Qalandiya, Sun 1.1.12, Afternoon

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Roni Hammermann and Tamar Fleishman (reporting)

Translating: Ruth Fleishman

A cab driver told us that the regulations on the passage of children had become stricter, that often the soldiers at the inspection post demand that when a child is escorted by his parents, in addition to the presentation of a Kushan (=birth certificate) and the inscription of his name in the parents' ID, the child must also be carrying his own Tasrih.
The parents make their way to the Palestinian DCO or Israeli DCL, wait in line for hours and then are told that children aren't granted a Tasrih because it is enough that their name be listed in their parent's ID. On returning to the checkpoint they find the soldiers unwilling to budge. They refuse to accept the parents' testimony or make inquiries with the DCL. The parents have no choice but to try their luck in other checkpoints, where such regulations aren't implemented, or at least not for the time being. The narrator witnessed an incident in which after having a confrontation with the soldiers, a man who was escorted by his son had a tantrum, he ripped his permit to shreds and threw them on them grown, he took his son's hand and left the site in rage.

"Tell them, tell them about me…", a person who had approached us said to the man we were talking to. He told us that a few days earlier he was taken from his house to the Moskobia, (=the Russian Compound) they accused him of being an illegal alien in his own home. The 45 year old man, who is a resident of the occupied territories and is married to a woman from Jerusalem, was held in custody for three days.
"Did they beat you?"—"Well, obviously…" he replied. After three days in custody he was brought before a judge that rebuked the Israeli Prison Service: "What are you doing, bringing me such an old man?"
The man was released and transferred to the territories of the Palestinian authority through Beit-Sira checkpoint (near Modi'in), but he has a rented room in Ar-Ram.
A-S also told us his story, which resembles that of many others from his nation:
That most of the Palestinians find themselves trapped between the restrictions that narrow down their freedom and rights, imposed on them by the Israeli system, and the corruption of the Palestinian authorities. He said that they, the big boys in the Muqata, take everything for themselves and don't leave means for providing for the majority of their people.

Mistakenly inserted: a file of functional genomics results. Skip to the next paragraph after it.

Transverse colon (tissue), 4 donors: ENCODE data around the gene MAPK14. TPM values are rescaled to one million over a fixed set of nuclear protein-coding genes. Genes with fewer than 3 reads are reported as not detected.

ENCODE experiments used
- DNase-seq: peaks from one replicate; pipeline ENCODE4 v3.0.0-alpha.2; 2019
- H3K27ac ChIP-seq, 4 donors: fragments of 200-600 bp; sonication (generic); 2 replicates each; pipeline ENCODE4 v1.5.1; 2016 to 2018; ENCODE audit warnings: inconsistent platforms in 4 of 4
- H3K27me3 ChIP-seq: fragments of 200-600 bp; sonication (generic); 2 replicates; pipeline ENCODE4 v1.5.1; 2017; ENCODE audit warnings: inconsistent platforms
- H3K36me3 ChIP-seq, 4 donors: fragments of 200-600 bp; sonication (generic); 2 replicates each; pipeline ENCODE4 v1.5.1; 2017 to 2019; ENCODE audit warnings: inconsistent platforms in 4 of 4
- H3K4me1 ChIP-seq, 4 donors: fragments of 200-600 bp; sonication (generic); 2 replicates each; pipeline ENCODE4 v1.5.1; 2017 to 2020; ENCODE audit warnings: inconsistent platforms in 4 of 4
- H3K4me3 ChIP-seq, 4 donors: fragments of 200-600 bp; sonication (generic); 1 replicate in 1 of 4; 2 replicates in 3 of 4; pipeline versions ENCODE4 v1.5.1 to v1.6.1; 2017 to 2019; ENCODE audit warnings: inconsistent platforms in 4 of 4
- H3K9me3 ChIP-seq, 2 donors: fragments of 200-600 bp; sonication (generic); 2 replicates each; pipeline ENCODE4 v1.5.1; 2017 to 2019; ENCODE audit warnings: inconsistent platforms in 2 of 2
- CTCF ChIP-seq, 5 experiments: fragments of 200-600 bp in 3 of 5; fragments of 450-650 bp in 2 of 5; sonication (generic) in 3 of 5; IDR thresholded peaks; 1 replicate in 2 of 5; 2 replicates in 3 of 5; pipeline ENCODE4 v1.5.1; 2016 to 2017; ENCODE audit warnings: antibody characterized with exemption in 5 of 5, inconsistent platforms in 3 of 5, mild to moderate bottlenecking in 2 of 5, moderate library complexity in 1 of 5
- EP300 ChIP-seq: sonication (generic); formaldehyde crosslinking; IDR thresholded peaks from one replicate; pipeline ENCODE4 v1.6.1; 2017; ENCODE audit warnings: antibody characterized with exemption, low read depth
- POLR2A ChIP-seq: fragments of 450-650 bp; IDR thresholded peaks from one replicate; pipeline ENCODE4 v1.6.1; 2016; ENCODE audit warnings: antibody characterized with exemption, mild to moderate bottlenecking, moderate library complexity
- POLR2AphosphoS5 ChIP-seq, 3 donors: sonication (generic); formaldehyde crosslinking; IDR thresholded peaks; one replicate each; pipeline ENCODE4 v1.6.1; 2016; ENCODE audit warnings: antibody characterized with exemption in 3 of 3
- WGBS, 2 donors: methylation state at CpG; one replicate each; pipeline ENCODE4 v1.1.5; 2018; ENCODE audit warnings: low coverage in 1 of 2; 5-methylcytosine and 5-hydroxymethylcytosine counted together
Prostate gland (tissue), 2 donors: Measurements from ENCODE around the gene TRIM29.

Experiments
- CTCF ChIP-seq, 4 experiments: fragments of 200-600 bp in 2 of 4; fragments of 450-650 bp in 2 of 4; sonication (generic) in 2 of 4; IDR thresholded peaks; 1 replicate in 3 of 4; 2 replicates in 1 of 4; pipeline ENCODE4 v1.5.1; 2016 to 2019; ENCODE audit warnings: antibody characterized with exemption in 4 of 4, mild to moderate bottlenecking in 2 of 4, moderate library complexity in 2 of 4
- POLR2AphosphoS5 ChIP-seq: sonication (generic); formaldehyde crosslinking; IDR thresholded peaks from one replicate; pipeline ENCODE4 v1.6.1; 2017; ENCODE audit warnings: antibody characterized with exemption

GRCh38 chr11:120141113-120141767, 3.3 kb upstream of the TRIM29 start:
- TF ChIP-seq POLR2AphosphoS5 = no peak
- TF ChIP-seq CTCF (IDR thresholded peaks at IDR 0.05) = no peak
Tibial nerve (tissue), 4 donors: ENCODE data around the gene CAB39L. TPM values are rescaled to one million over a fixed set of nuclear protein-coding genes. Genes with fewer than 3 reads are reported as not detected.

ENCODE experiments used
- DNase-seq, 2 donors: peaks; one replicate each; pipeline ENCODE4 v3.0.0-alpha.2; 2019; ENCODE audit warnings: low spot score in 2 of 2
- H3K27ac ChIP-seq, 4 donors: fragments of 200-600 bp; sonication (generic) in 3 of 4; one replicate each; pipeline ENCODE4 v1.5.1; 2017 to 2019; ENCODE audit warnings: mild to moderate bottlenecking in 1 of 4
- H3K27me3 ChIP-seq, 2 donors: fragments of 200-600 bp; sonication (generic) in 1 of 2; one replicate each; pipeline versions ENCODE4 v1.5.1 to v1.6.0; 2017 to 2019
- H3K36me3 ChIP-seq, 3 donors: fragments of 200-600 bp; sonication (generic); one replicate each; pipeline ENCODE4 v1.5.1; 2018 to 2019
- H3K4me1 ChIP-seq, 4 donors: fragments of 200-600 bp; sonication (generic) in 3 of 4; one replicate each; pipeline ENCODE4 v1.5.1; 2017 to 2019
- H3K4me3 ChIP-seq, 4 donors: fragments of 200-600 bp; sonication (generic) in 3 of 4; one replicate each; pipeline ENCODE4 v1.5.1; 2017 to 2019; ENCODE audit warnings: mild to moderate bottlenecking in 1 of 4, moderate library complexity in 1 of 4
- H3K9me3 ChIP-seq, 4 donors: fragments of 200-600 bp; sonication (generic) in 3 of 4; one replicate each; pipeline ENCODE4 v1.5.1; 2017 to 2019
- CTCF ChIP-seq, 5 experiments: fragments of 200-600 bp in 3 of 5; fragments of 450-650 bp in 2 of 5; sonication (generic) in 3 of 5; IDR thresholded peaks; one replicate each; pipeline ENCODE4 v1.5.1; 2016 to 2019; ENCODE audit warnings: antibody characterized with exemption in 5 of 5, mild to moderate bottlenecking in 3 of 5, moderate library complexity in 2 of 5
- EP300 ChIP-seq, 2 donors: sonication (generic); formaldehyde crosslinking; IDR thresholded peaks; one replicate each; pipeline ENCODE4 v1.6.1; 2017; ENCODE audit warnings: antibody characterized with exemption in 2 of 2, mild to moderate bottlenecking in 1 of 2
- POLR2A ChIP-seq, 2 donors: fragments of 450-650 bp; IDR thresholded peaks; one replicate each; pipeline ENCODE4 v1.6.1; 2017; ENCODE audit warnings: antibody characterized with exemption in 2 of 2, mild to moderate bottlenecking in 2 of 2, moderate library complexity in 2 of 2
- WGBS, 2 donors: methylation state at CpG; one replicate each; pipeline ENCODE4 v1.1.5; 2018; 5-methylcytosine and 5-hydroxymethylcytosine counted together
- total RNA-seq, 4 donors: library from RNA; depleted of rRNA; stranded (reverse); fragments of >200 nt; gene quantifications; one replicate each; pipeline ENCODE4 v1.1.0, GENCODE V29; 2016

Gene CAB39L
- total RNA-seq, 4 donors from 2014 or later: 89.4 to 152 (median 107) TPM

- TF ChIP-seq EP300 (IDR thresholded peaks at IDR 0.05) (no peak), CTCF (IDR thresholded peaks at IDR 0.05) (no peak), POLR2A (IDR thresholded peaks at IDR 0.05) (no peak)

A-S, who up until the beginning of the Intifada made a good living for his family of ten members, who had worked for ten years as a crane operator at Givat Olga and as a truck driver, who had transported merchandise throughout the Israeli state, and who at times, when transporting merchandise to Ramat Hagolan would earn over a thousand shekels a day, is today, like the rest of his family, on the verge of starvation. That he is entrapped inside Palestine, that politics had turned him from a productive man to an endlessly wondering pauper, living from hand to mouth off occasional peddling.
"And how is it today?" he summed up, "every year it gets worse. I've got eight kids who want to eat. What can I do? Should I steal?- they buried us but we are alive".  

At the inspection post inside, the female soldier standing beside the soldier checking the IDs, was the one in charge of pressing the button that turns on the conveyer belt of the scanner, but for several minutes she was busy combing her hear with her fingers.
The people standing in front of those two were entrapped inside the inspection area, they waited, and waited and continued to wait. "One second"- yelled/ordered the soldier examining his college's activity with excitement. The people waiting outside, where the line was growing longer, also waited patiently for the hands of the soldier to be free and her finger proceed to press the button operating the mechanism.